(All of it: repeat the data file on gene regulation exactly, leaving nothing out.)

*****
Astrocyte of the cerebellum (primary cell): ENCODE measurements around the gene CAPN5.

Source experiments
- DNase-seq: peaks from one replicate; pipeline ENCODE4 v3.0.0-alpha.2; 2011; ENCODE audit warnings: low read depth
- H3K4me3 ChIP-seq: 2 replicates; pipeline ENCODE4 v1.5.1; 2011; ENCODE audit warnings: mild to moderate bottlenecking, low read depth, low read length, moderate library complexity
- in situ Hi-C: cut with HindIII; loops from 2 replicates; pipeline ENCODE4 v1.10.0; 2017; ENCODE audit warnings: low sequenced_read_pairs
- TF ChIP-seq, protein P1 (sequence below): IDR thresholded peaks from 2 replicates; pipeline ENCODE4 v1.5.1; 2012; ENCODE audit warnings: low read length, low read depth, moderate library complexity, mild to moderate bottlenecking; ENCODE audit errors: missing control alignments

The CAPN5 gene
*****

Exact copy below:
Astrocyte of the cerebellum (primary cell): ENCODE measurements around the gene CAPN5.

Source experiments
- DNase-seq: peaks from one replicate; pipeline ENCODE4 v3.0.0-alpha.2; 2011; ENCODE audit warnings: low read depth
- H3K4me3 ChIP-seq: 2 replicates; pipeline ENCODE4 v1.5.1; 2011; ENCODE audit warnings: mild to moderate bottlenecking, low read depth, low read length, moderate library complexity
- in situ Hi-C: cut with HindIII; loops from 2 replicates; pipeline ENCODE4 v1.10.0; 2017; ENCODE audit warnings: low sequenced_read_pairs
- TF ChIP-seq, protein P1 (sequence below): IDR thresholded peaks from 2 replicates; pipeline ENCODE4 v1.5.1; 2012; ENCODE audit warnings: low read length, low read depth, moderate library complexity, mild to moderate bottlenecking; ENCODE audit errors: missing control alignments

The CAPN5 gene